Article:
After consecutive and convincing racing victories in Japan and overseas in the early 90s, the GT-R quickly gained worldwide attention and earned the nickname “Godzilla” from the media and car lovers alike.
Thanks to the R32 GT-R’s beastly performance and the formidable technology behind it, the popular Australian motoring publication Wheels first referred to the GT-R as “Godzilla” in its 1989 edition. The R34 GT-R, the fan’s favourite, was described by Wheels as “the best handling car we have ever driven”.
The Nissan Skyline GT-R series has been and will continue to win hearts for its technically formidable power and exclusive handling. Its beastly power comes from a 3.8-litre V6 twin-turbo engine that generates a 276 horsepower and a 266lb-ft torque.
Each of the GTR’s engine is built and assembled at Nissan’s Yokohama plant by five master craftsmen that Nissan calls Takumi. The process is performed entirely by hand and takes as long as 6 hours.
The Skyline GT-R became the flagship of Nissan’s high standards for performance, advanced technology and impeccable craftsmanship, featuring the ATTESA E-TS All-wheel drive system and the Super-HICAS four-wheel steering. Thanks to such design, the GT-R series is therefore very tractable and nimble.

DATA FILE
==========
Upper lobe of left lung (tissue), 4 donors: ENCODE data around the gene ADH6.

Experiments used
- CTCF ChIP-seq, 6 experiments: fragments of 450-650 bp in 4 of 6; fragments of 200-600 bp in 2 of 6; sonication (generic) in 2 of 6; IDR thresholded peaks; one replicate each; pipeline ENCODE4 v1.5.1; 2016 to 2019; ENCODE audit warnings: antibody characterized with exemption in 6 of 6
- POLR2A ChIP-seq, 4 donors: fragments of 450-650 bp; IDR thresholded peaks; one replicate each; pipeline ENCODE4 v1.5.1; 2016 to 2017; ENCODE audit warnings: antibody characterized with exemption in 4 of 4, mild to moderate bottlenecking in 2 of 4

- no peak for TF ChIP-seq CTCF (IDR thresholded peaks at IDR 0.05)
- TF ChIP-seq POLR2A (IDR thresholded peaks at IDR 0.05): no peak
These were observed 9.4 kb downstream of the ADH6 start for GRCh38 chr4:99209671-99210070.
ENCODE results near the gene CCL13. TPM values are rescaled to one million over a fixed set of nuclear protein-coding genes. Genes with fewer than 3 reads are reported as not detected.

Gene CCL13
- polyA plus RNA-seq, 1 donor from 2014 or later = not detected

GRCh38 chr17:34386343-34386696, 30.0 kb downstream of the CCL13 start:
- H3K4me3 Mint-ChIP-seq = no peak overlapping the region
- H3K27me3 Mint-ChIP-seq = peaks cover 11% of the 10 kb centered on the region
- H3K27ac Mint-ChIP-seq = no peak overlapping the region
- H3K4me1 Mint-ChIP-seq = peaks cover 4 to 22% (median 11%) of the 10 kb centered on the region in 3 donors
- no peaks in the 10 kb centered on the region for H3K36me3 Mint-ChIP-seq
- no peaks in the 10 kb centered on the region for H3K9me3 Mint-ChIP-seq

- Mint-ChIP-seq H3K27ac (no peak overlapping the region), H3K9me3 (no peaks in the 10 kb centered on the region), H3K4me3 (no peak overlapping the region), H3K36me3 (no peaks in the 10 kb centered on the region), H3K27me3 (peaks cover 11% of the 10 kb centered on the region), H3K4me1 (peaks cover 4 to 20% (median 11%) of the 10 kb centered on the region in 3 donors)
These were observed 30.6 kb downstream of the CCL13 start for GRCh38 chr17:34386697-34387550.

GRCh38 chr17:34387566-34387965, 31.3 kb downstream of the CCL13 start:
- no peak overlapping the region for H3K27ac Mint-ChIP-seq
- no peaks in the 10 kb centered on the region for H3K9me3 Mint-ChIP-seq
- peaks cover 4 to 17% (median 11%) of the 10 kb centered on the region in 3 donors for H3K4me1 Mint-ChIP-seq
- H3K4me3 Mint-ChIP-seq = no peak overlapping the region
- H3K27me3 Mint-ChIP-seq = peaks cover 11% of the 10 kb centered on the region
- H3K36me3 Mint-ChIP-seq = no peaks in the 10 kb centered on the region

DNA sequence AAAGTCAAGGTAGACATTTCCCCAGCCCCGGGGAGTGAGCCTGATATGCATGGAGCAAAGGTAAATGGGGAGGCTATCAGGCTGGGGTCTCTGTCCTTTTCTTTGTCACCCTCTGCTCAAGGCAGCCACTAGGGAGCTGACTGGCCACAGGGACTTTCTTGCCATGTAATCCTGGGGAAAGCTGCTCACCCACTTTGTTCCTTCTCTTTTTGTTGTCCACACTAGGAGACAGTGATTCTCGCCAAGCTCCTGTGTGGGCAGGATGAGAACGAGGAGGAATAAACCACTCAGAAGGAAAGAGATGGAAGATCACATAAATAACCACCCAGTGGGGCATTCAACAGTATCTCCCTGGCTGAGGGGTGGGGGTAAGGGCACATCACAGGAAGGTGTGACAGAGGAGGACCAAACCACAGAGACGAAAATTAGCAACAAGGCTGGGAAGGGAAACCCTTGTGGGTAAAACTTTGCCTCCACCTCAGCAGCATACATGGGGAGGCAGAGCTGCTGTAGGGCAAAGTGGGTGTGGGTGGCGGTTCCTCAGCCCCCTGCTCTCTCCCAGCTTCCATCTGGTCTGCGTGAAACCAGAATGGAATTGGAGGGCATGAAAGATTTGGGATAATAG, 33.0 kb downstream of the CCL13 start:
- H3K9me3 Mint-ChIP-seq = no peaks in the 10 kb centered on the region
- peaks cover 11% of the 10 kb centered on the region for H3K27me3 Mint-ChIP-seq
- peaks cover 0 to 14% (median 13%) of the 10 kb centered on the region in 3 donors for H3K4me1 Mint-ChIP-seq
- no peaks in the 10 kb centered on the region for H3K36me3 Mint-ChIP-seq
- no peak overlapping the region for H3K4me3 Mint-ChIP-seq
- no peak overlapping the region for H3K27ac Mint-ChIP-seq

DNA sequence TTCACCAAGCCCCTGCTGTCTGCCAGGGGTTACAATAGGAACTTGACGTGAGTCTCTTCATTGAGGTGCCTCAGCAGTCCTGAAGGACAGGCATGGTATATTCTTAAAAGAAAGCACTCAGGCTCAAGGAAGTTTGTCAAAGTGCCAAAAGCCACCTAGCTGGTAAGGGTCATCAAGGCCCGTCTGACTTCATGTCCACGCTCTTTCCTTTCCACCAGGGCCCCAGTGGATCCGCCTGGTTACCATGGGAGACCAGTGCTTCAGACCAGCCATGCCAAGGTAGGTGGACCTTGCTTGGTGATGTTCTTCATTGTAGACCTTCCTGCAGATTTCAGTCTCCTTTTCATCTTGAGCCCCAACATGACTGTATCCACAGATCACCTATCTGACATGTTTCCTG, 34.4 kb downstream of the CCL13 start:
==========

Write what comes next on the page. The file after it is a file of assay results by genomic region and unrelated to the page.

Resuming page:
Interested in many more great models from Nissan? Refer to our comprehensive car reviews to pick the best one for you.
GT-R series are illegal in USA
It’s extremely difficult to purchase a Nissan Skyline for sale outside Japan, since the model is exclusively manufactured in Japan. The sole export markets are Hong Kong, Australia and New Zealand, and later include the UK from 1997.
Such rarity even added to its status as an iconic sports car in the hearts of professional racers and regular car enthusiasts alike.
If you live in the United States, it is extremely hard to get one of these valuable Skyline, even if you do have the money to buy them.
In fact, it is technically illegal to own the R34 in the United States because it is right-hand drive. In addition, Nissan cannot export the Nissan skyline R34 into the United States because its spares are not available here.